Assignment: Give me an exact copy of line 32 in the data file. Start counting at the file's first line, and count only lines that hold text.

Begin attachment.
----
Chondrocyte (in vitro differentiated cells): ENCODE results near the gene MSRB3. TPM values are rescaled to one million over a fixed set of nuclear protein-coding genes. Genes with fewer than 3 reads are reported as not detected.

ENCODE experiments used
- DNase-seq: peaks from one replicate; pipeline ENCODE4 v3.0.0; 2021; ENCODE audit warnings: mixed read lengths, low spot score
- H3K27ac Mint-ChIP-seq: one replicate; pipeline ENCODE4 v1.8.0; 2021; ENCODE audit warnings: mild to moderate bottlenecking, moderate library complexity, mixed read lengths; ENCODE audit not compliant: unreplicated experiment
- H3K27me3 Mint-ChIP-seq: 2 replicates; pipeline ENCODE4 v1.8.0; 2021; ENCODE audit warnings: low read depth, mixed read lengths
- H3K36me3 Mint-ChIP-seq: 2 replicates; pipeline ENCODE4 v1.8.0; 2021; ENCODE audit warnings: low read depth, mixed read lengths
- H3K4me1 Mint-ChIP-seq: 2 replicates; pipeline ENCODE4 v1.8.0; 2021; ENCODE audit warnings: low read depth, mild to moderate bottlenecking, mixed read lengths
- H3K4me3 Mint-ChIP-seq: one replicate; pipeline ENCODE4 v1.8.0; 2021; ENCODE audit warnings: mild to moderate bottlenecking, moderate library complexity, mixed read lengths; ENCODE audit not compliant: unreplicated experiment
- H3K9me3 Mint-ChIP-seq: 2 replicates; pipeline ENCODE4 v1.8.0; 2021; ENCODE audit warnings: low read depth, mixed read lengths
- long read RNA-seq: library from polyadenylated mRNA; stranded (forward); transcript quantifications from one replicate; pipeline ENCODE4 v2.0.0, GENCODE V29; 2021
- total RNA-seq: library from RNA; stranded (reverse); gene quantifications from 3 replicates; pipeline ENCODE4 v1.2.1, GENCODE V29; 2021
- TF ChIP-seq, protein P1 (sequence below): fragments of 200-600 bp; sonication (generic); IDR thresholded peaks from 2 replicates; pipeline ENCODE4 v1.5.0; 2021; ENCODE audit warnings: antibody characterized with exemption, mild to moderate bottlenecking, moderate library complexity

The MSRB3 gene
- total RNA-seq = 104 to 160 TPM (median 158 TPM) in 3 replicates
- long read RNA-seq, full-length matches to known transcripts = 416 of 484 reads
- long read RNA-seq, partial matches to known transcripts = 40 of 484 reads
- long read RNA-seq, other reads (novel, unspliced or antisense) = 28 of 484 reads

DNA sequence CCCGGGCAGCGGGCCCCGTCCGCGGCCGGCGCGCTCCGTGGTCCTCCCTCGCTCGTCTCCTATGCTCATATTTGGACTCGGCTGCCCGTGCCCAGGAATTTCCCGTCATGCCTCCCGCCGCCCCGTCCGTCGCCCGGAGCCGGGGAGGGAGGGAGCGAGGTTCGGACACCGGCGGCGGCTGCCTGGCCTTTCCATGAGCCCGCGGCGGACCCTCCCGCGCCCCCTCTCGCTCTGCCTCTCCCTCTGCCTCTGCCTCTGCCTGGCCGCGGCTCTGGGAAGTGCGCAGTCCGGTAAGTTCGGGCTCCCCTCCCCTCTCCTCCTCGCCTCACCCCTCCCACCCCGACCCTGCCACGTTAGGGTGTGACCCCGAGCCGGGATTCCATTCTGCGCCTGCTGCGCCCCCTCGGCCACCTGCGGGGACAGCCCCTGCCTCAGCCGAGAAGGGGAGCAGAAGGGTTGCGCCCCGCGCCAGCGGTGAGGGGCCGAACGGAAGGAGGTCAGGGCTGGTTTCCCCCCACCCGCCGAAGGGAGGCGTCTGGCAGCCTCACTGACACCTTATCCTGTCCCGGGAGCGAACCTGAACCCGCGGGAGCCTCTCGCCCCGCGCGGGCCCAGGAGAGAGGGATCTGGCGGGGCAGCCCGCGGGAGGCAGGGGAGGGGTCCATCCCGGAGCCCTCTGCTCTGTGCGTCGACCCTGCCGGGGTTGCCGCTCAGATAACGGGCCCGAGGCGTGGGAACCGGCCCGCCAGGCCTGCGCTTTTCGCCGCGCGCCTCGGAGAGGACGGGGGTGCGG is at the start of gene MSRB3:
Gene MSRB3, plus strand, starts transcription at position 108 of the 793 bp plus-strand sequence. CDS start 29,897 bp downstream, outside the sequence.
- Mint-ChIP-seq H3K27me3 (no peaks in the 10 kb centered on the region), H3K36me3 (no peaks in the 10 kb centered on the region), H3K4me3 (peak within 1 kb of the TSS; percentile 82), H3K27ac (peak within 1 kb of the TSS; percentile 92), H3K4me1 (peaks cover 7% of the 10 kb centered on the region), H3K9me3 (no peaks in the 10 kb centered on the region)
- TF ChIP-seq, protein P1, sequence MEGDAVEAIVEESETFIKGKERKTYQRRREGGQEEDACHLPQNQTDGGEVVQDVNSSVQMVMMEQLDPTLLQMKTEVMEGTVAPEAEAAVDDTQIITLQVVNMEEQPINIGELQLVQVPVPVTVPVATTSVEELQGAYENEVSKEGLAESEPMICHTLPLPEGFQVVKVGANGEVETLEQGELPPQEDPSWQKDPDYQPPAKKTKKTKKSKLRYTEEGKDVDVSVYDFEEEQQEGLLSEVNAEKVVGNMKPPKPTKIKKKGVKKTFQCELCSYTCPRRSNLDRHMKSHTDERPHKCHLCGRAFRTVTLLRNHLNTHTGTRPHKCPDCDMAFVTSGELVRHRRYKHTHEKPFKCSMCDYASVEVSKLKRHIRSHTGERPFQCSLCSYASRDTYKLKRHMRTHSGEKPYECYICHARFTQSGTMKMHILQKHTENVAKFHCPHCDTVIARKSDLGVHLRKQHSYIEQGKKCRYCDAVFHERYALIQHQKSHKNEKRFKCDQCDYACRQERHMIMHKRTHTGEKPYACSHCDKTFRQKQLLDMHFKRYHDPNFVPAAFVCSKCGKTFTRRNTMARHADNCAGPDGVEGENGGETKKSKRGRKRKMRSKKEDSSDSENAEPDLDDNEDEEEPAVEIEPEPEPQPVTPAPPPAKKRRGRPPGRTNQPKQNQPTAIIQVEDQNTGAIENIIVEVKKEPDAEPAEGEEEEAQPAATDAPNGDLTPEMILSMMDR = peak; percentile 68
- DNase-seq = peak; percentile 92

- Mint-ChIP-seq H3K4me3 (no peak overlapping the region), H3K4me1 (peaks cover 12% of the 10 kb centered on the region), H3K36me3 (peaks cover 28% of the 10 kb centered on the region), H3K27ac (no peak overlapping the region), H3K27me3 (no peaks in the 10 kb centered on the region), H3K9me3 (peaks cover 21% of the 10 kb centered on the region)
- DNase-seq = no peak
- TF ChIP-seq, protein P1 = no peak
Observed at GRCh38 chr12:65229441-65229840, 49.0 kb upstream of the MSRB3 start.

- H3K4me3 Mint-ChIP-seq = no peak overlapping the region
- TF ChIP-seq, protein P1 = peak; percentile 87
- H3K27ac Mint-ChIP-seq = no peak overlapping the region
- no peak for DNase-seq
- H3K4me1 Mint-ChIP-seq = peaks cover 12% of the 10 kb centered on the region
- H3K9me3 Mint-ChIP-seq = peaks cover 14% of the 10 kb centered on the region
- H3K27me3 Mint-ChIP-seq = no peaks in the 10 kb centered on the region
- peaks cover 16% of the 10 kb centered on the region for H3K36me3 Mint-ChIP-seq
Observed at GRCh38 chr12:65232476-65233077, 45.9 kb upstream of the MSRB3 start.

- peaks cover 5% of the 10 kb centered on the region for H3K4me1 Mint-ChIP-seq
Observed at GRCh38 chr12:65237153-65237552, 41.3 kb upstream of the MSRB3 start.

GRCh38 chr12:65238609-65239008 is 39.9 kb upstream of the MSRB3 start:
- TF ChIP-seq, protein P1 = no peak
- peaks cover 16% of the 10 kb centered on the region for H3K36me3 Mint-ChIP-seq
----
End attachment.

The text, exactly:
- H3K9me3 Mint-ChIP-seq = peaks cover 14% of the 10 kb centered on the region